Now that I think of it, didn’t the aunt say that Satake’s name meant ‘bear like’ and so brought up an image of a very hairy chest? She visibly shuddered when saying that. If anything, it seems that Satake is described in terms more appropriate to a westerner than a Japanese.

    In fact, I was wondering at that scene whether it was intended to suggest that the Japanese needed to swallow an instinctive disgust of western things (like hairy chests perhaps!) to go forward into the future.

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    Vili Maunula

    Thanks for your comments, Ugetsu. I think that my approach to the film may be too much influenced by Sorensen. When I reviewed his book, I read it through without having seen all the Ozu films, including Late Spring. Like you, I prefer watching a film before reading anything about it, but in this case the opposite happened.

    Yet, there is something about the portrayal of both Hattori and Noriko’s divorced lady friend which makes me think that they were not intended to be seen as entirely sympathetic characters. The lady friend in particular comes across to me as trying a little too hard to be “modern” — the cake that she has made is a perfect example.

    I think that I need to watch the film again, with fresh eyes.

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    Ugetsu

    Vili

    Yet, there is something about the portrayal of both Hattori and Noriko’s divorced lady friend which makes me think that they were not intended to be seen as entirely sympathetic characters. The lady friend in particular comes across to me as trying a little too hard to be “modern” — the cake that she has made is a perfect example.

    I think you are right that the lady friend is not so sympathetic. Apart from the fact that her insistence on Noriko getting married is intensely irritating, she seemed a very shallow person. But it is interesting in a way, and perhaps this was Ozu’s point, that marriage isn’t necessarily the ‘traditional’ option. In fact, he may well have been intimating that remaining single was in some ways more a part of the Japanese character (in a later film with Hara as and older, widowed Noriko, (Early Summer I think), I think this point is made more strongly). Ozu I think seemed to wish to put across the point that the choice of marriage or not was not a case of traditional vs modernity or Japanese vs western as a lifestyle choice. It was very personal to Noriko and her father.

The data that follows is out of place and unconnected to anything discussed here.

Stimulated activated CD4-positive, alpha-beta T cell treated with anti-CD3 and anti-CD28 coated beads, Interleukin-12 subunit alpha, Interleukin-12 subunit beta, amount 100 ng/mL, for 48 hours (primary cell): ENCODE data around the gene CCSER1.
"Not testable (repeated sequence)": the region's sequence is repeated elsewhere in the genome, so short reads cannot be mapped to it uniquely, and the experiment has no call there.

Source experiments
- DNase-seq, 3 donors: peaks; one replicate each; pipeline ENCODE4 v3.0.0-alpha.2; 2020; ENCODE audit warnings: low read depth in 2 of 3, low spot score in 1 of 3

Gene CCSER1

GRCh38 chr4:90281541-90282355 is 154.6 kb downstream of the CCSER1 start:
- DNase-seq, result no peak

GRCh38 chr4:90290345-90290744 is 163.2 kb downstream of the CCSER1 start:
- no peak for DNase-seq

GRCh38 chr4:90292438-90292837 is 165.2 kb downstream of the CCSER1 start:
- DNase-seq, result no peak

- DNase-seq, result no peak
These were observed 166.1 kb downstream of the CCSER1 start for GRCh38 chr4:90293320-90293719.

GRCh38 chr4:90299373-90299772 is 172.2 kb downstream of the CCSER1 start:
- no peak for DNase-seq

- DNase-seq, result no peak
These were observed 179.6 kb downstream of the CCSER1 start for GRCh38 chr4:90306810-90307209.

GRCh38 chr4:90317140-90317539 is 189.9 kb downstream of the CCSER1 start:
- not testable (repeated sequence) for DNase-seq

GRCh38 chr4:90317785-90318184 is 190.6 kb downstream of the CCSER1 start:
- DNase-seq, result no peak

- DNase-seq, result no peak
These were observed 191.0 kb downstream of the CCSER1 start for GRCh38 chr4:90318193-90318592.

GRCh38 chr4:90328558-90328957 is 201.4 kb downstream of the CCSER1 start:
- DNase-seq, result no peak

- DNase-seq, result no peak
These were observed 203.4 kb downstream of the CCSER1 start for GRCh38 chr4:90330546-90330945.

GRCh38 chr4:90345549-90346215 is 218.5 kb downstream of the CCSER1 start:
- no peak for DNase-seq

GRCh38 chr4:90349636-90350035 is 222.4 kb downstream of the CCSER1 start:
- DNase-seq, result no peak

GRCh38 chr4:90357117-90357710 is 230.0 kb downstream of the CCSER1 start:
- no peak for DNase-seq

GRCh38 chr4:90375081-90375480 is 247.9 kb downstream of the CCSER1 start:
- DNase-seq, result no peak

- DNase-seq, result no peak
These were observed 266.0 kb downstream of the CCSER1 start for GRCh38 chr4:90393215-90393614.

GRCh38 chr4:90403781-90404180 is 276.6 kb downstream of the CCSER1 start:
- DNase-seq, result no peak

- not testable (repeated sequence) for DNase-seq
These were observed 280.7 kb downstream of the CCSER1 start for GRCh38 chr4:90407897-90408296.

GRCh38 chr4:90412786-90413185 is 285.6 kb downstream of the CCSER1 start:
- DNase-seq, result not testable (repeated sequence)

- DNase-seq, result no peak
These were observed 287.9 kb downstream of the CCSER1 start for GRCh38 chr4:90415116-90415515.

Incidentally, this link of Dragnet Girl (1933) shows clearly that Ozu was as fond as anyone of American influences!

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    lawless

    I’ve come to the conclusion that Sorensen has a bee in his bonnet and tends to twist the facts to suit his theories rather than the other way around. He’s a great resource for information on how censorship worked during the Occupation, but I don’t trust his conclusions about it.

    I thought what Hattori did in inviting Noriko to the opera was fairly innocuous. In and of itself, it was no more forward than the main character in No Regrets having dinner with her prosecutor friend. I thought Noriko’s friend was painted more as a potentially corrupting Western influence.Even she, however, wanted Noriko to marry, just as she wanted to remarry.

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    Ugetsu

    Lawless

    I thought Noriko’s friend was painted more as a potentially corrupting Western influence.Even she, however, wanted Noriko to marry, just as she wanted to remarry.

    This is what I find interesting about the ‘friend’ character. She does seem to be ‘corrupting’ in the sense that she is westernized and materialistic. But her sole aim in life seems to be to persuade Noriko to marry, which should, in terms of a conservative worldview, put her on the ‘good’ side. This is why I think that perhaps Ozu was slyly suggesting that Noriko’s devotion to her father and disinterest in marriage was in some way’s more noble or even ‘Japanese’ than the alternative.

    For a film maker who is often considered quite conservative and paternalistic, Ozu throughout his films always seems quite ambiguous about marriage itself, and its hard not to look at his own biography for reasons for this. I think perhaps Noriko can be seen as a stand in for Ozu himself.